June 2019 reading round-up

Cornwall beach read

Time just keeps on passing, huh? This month I’ve been to Lincolnshire and Cornwall, and next week I’ll be in Manchester (to see Janelle Monáe! I’m so excited!). Those trips afforded plenty of time for reading, though not as much as my overambitious packing had allowed for (four books in four days and tourist stuff? Not likely).

My favourite this month was one of the tiny Penguin Mini Classics: Of Dogs and Walls by Yuko Tsushima, a collection of short stories that has definitely got me adding more books by this Japanese author to my wishlist.

How was your June?

Books read

Next World Novella by Matthias Politycki
translated from German by Anthea Bell
A man wakes up one morning to find his wife dead at her desk. Rather than call a doctor or undertaker, he decides he must read the papers she had been working on, as a goodbye gesture. So begins a process of memory, re-evaluation and inter-textual analysis that’s sweet and creepy. And the ending is either disappointing or indecipherable…maybe both.

The Chalk Circle Man by Fred Vargas
translated from French by Siân Reynolds
This is the first in a series of novels following Commissaire Jean-Baptiste Adamsberg. New to Paris and the 5th arrondissement, he is not trying particularly hard to fit into his new team. He’s quiet, contemplative, often seeming to ignore his colleagues. Someone has been drawing large circles in blue chalk around discarded items on Paris streets. What begins as a curiosity turns into a murder mystery with lots of twists and turns.

Of Dogs and Walls by Yuko Tsushima
translated from Japanese by Geraldine Harcourt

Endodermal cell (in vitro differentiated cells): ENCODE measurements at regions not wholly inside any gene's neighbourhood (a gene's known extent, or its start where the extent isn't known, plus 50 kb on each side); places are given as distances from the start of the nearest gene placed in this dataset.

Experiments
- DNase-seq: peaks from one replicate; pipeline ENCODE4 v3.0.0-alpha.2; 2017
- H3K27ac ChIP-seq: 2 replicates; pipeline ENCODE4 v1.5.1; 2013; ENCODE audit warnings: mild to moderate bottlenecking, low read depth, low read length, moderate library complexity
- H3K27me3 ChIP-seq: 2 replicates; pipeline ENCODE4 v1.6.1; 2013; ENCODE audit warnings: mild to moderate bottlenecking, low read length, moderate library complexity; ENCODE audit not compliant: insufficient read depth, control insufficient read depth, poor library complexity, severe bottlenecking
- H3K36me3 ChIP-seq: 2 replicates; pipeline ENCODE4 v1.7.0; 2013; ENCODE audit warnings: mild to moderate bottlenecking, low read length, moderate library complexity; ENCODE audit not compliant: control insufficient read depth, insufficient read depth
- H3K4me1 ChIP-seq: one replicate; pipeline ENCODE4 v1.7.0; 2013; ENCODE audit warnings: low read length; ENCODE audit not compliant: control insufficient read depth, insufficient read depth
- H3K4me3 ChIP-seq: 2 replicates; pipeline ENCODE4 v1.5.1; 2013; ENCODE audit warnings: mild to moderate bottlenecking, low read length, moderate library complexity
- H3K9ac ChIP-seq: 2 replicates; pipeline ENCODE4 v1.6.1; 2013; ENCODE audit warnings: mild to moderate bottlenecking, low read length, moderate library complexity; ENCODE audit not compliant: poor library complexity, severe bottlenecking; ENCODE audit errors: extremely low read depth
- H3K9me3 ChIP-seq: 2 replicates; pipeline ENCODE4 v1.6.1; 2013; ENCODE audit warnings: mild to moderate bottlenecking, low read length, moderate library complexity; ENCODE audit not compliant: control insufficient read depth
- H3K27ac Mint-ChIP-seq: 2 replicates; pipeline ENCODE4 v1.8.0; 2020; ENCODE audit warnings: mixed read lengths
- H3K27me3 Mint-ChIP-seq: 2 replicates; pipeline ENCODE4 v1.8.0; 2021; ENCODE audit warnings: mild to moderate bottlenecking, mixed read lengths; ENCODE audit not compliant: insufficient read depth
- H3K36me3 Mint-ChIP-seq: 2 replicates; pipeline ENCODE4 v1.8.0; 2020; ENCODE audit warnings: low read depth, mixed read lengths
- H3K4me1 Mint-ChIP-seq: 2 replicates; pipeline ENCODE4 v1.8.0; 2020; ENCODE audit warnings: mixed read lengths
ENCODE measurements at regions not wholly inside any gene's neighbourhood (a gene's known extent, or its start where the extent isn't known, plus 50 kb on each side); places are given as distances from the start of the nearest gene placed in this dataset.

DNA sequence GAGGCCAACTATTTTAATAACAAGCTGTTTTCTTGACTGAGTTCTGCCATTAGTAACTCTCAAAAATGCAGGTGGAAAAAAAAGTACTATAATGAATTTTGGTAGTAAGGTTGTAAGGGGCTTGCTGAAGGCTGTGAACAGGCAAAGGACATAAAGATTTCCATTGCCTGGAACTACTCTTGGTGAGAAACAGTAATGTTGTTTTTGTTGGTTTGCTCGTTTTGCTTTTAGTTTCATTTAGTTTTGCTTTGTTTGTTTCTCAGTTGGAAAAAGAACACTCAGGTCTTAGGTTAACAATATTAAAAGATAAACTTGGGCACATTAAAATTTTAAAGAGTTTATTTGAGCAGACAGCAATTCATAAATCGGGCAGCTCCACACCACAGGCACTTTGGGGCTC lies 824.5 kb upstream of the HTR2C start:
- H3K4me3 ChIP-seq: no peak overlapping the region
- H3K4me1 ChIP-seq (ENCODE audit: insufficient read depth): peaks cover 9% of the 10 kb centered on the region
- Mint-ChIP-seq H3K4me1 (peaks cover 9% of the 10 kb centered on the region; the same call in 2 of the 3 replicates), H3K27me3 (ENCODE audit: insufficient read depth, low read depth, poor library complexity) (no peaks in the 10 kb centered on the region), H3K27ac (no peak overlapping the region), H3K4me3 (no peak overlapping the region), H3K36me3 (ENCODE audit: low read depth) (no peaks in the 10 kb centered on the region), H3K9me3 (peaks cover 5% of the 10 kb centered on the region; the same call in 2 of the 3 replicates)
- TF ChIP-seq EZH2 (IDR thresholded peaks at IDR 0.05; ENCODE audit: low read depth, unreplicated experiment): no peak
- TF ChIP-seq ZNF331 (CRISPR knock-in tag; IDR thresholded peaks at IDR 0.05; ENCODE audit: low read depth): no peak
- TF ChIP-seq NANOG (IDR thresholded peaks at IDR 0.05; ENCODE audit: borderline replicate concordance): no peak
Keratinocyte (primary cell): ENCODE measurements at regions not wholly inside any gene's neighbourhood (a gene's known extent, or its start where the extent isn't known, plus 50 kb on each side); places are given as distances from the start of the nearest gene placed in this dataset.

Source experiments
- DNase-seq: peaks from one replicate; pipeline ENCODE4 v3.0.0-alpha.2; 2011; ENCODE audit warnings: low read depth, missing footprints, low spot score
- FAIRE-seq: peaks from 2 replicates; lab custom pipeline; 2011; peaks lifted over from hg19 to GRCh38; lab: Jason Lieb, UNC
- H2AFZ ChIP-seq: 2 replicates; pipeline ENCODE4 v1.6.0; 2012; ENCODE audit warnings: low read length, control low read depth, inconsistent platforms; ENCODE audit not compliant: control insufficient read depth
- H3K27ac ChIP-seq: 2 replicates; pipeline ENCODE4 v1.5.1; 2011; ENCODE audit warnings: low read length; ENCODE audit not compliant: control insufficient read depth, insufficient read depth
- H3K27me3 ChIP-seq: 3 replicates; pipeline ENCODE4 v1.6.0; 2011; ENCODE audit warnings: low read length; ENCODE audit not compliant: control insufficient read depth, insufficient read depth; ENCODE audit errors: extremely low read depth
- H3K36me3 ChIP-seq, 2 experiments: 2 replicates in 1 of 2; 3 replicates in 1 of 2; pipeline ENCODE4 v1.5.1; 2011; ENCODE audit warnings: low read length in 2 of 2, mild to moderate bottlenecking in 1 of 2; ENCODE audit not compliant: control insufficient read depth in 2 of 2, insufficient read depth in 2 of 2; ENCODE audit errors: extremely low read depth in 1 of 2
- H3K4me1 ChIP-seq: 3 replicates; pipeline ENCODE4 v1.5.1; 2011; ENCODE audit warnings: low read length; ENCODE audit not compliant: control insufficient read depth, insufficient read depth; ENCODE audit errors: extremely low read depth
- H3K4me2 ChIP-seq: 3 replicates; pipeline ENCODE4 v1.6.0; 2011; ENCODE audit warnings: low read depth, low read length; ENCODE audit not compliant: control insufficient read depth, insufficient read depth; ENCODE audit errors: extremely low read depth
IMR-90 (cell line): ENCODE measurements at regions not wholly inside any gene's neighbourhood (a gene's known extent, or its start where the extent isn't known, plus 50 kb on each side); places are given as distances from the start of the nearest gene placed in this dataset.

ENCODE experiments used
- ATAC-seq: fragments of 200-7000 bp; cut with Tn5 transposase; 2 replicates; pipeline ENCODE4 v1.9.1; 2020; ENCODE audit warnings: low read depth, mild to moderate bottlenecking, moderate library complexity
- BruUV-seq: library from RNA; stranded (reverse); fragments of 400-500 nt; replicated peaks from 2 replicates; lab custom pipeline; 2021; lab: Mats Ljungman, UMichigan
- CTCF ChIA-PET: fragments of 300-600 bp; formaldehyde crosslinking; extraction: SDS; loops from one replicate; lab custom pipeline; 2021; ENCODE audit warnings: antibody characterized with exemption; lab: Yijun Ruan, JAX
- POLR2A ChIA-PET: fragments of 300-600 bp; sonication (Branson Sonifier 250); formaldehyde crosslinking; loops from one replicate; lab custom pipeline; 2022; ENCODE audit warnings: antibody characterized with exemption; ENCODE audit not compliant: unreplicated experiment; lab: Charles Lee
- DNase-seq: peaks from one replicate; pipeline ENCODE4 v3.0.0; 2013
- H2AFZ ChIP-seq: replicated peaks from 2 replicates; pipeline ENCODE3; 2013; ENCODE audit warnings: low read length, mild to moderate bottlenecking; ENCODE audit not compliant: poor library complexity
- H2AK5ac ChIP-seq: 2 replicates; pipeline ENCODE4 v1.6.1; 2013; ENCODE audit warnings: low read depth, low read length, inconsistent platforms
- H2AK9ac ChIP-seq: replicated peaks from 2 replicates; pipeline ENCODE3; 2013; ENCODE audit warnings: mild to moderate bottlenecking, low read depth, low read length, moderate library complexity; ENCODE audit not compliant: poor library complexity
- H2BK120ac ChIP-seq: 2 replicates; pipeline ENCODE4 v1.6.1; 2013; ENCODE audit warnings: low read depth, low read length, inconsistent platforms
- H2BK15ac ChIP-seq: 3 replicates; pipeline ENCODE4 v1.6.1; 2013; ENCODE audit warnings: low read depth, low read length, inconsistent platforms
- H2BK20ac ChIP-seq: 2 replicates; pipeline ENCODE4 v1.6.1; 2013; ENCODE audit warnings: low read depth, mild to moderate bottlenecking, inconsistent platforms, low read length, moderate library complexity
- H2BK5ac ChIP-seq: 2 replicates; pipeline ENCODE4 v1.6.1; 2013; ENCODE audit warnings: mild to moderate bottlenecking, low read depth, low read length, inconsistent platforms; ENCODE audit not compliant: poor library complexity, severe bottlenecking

These two short stories – “The watery realm” and “Of dogs and walls” – centre women and everyday life. They are beautiful, conveying emotion and interior lives in language that is both simple and whimsical. There is an air of magic even though the stories are completely grounded. I loved them.

Galileo’s Middle Finger: Heretics, Activists and the Search for Justice in Science by Alice Dreger
I’m still struggling with my reaction to this book more than a week later, which would normally be a positive thing, but… Dreger’s investigations into how science and activism interact did not always sit comfortably with me, though I agree with her overall thesis that both should be evidence-based.

The Problem That has No Name by Betty Friedan
This is an excerpt from Friedan’s The Feminine Mystique and, as I expected, it is well written and has made me want to read the full version.

Mary Anne by Daphne du Maurier
This is a fictionalised account of the life of du Maurier’s own great great grandmother. Mary Anne Clarke worked with pamphleteers and tabloid newspapers, married at 16 to a drunkard and became the mistress of the king’s son. It’s a highly entertaining story that empathises with a woman who did what she had to to escape a terrible marriage and feed her children.